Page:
Looking at Antigua and Finding She is the City
I decided I’d go pray at a church on Antigua. I wasn't planning on praying. Just sight-seeing. I saw the white steeple on the high hill as I left the ship. I set the steeple as my marker.
Eyes fixed on that coruscated cross, my feet on streets beyond the ship’s harbor full of tourists in shops. They hardly leave the bay unless it’s by bus. They get duty-free shirts that say Antigua. This is their piece of Antigua. They present it to themselves. They explore jewels and watches. They say many things about brilliancy. But they don’t use that word. They use the word currency. They use coarse and quaint words. How nice. How pleasant. What friendly people. What prices.
Their eyes are not on God. Their eyes are on another God, The God of glimmer and Creator of cash. They take God's picture with their cell phones and send it home. God is forgot.
God is lost and found in funny places.
Tourists take advantage of Antigua's charm.
They’re taken on tours, straight through the city of St. John without their sneakers ever hitting street. They stare out the window at what people here do, what they’re like, where they live. They ask. The tour-guide says the same thing he’s said a thousand times for ten years.
The tourists have trepidatious toes in the tide. They wait. They wade in on floaters with air conditioners and cold margaritas. They wait without the city on beaches and beer. They float on inflatable tires. They are swept to the shore. They sleep under umbrellas from the sun. They wear suntan. They shine. They burn. Their bodies burn bright but only for a brief moment.
And I can see her there on Saint Phillip’s beach. She swims with dolphins. Her bikini is bright yellow. I imagine lapping through the waves. We dive into the water. We exchange exploratory glances. We dive with dolphins.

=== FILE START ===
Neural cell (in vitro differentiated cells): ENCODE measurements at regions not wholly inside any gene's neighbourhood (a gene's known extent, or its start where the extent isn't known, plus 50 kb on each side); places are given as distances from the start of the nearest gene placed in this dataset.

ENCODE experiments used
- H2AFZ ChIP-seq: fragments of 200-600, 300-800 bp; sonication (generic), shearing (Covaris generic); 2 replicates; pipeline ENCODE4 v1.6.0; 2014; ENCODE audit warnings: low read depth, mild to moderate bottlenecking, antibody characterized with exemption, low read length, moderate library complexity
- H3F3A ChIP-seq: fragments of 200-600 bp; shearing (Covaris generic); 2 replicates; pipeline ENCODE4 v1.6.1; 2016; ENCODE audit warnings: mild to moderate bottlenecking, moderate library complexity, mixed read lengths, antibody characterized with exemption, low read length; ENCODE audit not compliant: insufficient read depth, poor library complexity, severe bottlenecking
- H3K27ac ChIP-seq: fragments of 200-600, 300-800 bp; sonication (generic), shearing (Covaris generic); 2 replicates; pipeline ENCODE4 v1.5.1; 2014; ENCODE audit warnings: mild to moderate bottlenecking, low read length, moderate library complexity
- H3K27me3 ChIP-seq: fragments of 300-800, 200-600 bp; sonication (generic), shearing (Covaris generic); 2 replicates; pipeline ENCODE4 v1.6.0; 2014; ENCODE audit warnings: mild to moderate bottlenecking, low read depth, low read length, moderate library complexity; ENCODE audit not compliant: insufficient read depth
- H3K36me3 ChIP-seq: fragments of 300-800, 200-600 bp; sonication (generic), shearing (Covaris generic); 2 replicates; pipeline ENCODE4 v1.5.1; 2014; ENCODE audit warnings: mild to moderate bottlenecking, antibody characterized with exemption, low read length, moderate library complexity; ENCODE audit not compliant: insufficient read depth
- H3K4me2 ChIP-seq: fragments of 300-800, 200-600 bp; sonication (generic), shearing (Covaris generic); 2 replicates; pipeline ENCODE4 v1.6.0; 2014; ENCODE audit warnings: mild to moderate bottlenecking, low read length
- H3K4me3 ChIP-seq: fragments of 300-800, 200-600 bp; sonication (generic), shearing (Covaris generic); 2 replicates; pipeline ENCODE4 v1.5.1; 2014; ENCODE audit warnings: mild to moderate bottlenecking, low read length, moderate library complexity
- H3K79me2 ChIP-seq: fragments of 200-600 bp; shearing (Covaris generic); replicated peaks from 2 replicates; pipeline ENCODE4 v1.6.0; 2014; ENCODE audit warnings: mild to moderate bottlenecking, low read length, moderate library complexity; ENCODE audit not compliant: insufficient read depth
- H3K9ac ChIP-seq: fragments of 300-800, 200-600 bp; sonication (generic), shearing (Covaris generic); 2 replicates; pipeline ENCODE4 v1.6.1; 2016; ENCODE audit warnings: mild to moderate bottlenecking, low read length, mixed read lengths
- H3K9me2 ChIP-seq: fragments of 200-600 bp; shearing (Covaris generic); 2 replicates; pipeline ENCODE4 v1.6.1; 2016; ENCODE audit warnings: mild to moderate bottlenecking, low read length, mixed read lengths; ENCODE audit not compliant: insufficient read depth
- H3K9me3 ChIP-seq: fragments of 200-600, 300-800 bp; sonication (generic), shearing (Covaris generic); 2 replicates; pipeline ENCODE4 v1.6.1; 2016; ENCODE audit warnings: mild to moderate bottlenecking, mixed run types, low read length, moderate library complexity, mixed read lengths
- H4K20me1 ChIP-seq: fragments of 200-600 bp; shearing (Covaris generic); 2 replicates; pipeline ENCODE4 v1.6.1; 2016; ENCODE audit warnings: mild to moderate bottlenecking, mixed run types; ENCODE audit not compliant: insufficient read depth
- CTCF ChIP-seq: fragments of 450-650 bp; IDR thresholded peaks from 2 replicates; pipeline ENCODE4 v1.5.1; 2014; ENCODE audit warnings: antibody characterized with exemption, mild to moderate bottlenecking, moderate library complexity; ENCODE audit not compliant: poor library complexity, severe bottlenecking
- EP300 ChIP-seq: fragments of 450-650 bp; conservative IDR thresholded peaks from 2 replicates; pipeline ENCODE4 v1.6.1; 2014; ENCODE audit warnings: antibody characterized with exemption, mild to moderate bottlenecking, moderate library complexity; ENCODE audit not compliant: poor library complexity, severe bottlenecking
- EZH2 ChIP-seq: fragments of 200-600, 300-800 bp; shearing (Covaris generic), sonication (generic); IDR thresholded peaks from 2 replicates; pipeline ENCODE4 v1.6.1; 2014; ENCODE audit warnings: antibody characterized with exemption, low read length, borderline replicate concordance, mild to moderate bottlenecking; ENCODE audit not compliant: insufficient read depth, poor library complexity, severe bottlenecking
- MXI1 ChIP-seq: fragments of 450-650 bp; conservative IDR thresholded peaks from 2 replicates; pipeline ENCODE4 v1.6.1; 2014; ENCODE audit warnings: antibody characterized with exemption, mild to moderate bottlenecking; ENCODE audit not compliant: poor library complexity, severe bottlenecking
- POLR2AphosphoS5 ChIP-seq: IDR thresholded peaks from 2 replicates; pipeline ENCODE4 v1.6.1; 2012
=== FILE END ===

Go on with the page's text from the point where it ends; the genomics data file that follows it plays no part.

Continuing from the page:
I needed to pray.
I needed to find my fascination with her wasn’t mere lust. My fascination wasn’t a mere fling. Sky, sea, and land, those were the things I felt fuller when I found her.
But what could I expect?
Love made her colors brighter. She dulled all else.
Her absence made Antigua dull. She was a star, and I was under the sun. Her warmth was what I wanted instead. I wanted to wade in the water with her once more on Antigua's shores. But no more. That opportunity was lost.
So what if I wasn’t meant to plant myself by her wading in the water today? She would be gone before long. She would be swept away by the same seas as me to New Jersey, because she was from New Jersey, Noelle. Noelle Laplace.
Her absence made me say her name with a sigh.
She was under the same sun, but under a different shade.
We were on a different beach in similar skin the other day. The sun has yet to tan us. We shine. She is on the beach. She searches for seashells, her swimsuit white. She stands when I call her name, Noelle. She waves. We smile. We explore for seashells together. That was yesterday.
Today she was in the waves with dolphins. I was standing in the city in red Converse shoes, a white shirt, Blue Jeans, and wearing my Coyote-tooth necklace.
I am from Cooley.
We come from different places.
We meet for a time, we take the opportunity, and then we are swept away in the waves, strung on shores like seashells shining in the sun. There is an emptiness. I wonder whether she...
We attempt to plant roots. I attempted to put my roots by her feet. We lay under the sun. And now…
And now, since then, often I think God lays paths and people all around us. I thank that. We come from different places. But we are, then, in that, the same. Whether we are to be an archipelago or island we are not alone. Stranded, I will still hold her hand in my mind. I was a rock, now I am one amidst the flock.
Coincidence. Yes. Certain things we choose.
I came upon a bench for the city bus. It said: Life is made of choices- the one you choose, you have to live with.
I woke up late. That was why I was without her this morning. She was with her family. I missed our morning.
I wonder: was that it, our last separation?
Beyond poetic purpose, insecurities shallows, and creative non-fiction, I cannot create the conditions for a future we share. We head home tomorrow.
She is from New Jersey. I am from Cooley.
And we will return to where we’re from.